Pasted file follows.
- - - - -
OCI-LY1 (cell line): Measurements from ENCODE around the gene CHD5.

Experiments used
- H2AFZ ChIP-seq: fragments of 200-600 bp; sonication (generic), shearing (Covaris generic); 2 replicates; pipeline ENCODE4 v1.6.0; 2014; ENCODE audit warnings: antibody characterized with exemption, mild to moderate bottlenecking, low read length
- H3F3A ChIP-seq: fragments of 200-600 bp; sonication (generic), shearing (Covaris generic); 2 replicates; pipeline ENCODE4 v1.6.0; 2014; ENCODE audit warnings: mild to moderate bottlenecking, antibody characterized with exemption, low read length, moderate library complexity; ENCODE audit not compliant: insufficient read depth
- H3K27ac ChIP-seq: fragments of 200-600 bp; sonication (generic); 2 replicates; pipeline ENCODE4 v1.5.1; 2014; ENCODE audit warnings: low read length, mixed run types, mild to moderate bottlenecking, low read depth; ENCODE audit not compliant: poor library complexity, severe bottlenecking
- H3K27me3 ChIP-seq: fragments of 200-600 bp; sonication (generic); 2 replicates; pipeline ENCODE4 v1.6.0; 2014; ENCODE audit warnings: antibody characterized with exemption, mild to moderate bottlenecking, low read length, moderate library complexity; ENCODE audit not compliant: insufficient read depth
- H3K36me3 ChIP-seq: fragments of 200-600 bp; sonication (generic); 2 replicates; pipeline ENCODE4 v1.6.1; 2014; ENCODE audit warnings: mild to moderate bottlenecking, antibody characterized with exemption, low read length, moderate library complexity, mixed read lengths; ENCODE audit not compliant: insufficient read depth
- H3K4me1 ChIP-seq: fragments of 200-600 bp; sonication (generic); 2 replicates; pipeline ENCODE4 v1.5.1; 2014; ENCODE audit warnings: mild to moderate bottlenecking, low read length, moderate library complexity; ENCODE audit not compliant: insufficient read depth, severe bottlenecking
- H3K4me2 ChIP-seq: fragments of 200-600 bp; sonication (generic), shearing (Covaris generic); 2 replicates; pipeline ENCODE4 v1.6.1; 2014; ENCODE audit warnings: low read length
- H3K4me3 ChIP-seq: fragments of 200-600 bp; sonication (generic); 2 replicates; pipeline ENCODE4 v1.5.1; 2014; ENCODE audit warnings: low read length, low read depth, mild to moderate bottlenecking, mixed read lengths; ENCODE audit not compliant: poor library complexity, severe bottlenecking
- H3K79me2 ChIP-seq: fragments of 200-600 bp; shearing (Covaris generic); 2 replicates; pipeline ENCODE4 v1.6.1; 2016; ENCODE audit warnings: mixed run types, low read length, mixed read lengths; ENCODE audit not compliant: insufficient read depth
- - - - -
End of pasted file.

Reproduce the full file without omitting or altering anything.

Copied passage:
OCI-LY1 (cell line): Measurements from ENCODE around the gene CHD5.

Experiments used
- H2AFZ ChIP-seq: fragments of 200-600 bp; sonication (generic), shearing (Covaris generic); 2 replicates; pipeline ENCODE4 v1.6.0; 2014; ENCODE audit warnings: antibody characterized with exemption, mild to moderate bottlenecking, low read length
- H3F3A ChIP-seq: fragments of 200-600 bp; sonication (generic), shearing (Covaris generic); 2 replicates; pipeline ENCODE4 v1.6.0; 2014; ENCODE audit warnings: mild to moderate bottlenecking, antibody characterized with exemption, low read length, moderate library complexity; ENCODE audit not compliant: insufficient read depth
- H3K27ac ChIP-seq: fragments of 200-600 bp; sonication (generic); 2 replicates; pipeline ENCODE4 v1.5.1; 2014; ENCODE audit warnings: low read length, mixed run types, mild to moderate bottlenecking, low read depth; ENCODE audit not compliant: poor library complexity, severe bottlenecking
- H3K27me3 ChIP-seq: fragments of 200-600 bp; sonication (generic); 2 replicates; pipeline ENCODE4 v1.6.0; 2014; ENCODE audit warnings: antibody characterized with exemption, mild to moderate bottlenecking, low read length, moderate library complexity; ENCODE audit not compliant: insufficient read depth
- H3K36me3 ChIP-seq: fragments of 200-600 bp; sonication (generic); 2 replicates; pipeline ENCODE4 v1.6.1; 2014; ENCODE audit warnings: mild to moderate bottlenecking, antibody characterized with exemption, low read length, moderate library complexity, mixed read lengths; ENCODE audit not compliant: insufficient read depth
- H3K4me1 ChIP-seq: fragments of 200-600 bp; sonication (generic); 2 replicates; pipeline ENCODE4 v1.5.1; 2014; ENCODE audit warnings: mild to moderate bottlenecking, low read length, moderate library complexity; ENCODE audit not compliant: insufficient read depth, severe bottlenecking
- H3K4me2 ChIP-seq: fragments of 200-600 bp; sonication (generic), shearing (Covaris generic); 2 replicates; pipeline ENCODE4 v1.6.1; 2014; ENCODE audit warnings: low read length
- H3K4me3 ChIP-seq: fragments of 200-600 bp; sonication (generic); 2 replicates; pipeline ENCODE4 v1.5.1; 2014; ENCODE audit warnings: low read length, low read depth, mild to moderate bottlenecking, mixed read lengths; ENCODE audit not compliant: poor library complexity, severe bottlenecking
- H3K79me2 ChIP-seq: fragments of 200-600 bp; shearing (Covaris generic); 2 replicates; pipeline ENCODE4 v1.6.1; 2016; ENCODE audit warnings: mixed run types, low read length, mixed read lengths; ENCODE audit not compliant: insufficient read depth